In 93-1 vote, Senate confirms FBI nominee

The Senate voted 93-1 Monday to confirm James Comey as head of the FBI. 

The only senator to vote against Comey was Sen. Rand PaulRand PaulTrump flexes new digital muscle Republicans question Trump's trip to Scotland Hate TV customer service? So does your senator MORE (R-Ky.), who has expressed concerns about the FBI's domestic drone program.

Sens. Ron WydenRon WydenA bipartisan bright spot we can’t afford to pass up: child welfare reform Republican chairman: Our tax reform plan fits with Trump's vision Post Orlando, hawks make a power play MORE (D-Ore.) and Jeff MerkleyJeff MerkleyThe Hill's 12:30 Report Key Sanders ally: Time to get behind Clinton Dem Senate campaign chair endorses Clinton MORE (D-Ore.) voted present.

Comey, who worked in the Justice Department under former President George W. Bush, will succeed outgoing FBI Director Robert Mueller. 

The new director is perhaps best known for his opposition to the Bush warrantless wiretapping program. He also argued against the use of water boarding as an interrogation method.

Earlier Monday, Senate Majority Leader Harry ReidHarry ReidAbortion ruling roils race for the White House, Senate Dem senator urges support for House Puerto Rico bill Reid: McConnell silence on Trump 'speaks volumes' MORE (D-Nev.) said he was “disappointed” that he had to file a cloture motion on Comey’s nomination. 

But by the end of Monday, Republicans had agreed to hold the up-or-down vote on his nomination rather than a procedural vote to end debate.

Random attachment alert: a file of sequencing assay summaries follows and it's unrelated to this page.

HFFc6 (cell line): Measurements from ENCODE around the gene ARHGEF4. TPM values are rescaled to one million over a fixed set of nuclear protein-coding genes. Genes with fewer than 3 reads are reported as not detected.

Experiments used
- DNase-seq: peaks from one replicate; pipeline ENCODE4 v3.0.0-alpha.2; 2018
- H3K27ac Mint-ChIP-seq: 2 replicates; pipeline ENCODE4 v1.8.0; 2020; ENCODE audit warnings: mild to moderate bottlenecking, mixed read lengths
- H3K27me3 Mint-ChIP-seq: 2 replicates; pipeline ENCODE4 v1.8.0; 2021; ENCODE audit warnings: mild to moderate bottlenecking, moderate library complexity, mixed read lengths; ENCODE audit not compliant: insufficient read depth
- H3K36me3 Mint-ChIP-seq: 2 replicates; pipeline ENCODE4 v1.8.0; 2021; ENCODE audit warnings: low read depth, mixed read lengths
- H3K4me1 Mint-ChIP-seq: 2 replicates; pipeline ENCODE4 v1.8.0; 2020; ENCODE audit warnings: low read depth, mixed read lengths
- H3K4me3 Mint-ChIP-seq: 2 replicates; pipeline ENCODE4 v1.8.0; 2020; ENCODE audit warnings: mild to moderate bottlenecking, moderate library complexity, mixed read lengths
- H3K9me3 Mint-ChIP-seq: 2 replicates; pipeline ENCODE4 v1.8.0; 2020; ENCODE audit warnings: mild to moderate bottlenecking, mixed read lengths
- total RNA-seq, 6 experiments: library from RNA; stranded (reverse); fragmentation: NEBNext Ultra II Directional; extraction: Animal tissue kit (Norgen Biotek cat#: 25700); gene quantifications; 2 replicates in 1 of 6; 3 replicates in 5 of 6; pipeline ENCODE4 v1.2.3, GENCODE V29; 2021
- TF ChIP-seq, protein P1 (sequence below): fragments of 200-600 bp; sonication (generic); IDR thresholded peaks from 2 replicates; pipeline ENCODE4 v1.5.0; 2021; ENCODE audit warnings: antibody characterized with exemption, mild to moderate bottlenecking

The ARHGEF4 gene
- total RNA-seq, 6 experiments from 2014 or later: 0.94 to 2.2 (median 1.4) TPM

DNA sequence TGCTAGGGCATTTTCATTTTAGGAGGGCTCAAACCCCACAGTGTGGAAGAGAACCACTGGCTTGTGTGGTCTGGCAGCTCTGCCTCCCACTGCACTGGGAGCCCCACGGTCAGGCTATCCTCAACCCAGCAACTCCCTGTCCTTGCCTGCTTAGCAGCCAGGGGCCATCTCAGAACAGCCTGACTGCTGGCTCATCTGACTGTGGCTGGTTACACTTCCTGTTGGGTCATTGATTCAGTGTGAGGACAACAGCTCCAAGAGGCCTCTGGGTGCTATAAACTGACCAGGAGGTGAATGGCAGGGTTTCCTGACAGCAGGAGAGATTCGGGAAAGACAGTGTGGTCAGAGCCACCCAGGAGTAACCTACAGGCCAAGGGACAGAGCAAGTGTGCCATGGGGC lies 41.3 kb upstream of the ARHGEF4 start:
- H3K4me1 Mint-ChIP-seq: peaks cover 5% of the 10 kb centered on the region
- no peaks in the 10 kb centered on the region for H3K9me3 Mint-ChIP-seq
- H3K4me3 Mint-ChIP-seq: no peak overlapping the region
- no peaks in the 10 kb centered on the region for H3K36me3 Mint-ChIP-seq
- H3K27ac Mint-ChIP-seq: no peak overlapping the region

Senate Judiciary Committee Chairman Patrick LeahyPatrick LeahySenate Dems rip GOP on immigration ruling Bernie Sanders’s awkward return to the Senate Senate heads toward internet surveillance fight MORE (D-Vt.) said this would have been the first FBI director nominee “to be filibustered in Senate history.”

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“Republicans shouldn’t let politics get in the way of confirming the next director of the FBI,” Leahy said. “I believe James Comey is the man to lead the FBI.”

Committee ranking member Chuck GrassleyChuck GrassleyOvernight Tech: Judiciary leaders question internet transition plan | Clinton to talk tech policy | Snowden's robot | Trump's big digital plans Dozens of senators push EPA for higher ethanol mandate Civil liberties group mobilizes against surveillance amendment MORE (R-Iowa) said he would support Comey’s nomination, but that this was “a serious decision” for the chamber. Grassley said that Congress’s constitutional right to “advise and consent” to executive nominees was not the same as “rubber stamping.”

Leahy vowed to push Comey, as FBI director, to limit domestic surveillance programs under the Patriot Act, which have come under recent criticism when it was leaked that the government obtained phone records of many U.S. citizens.

“Just because the federal government can collect huge amounts of data, doesn’t mean they should be,” Leahy said.

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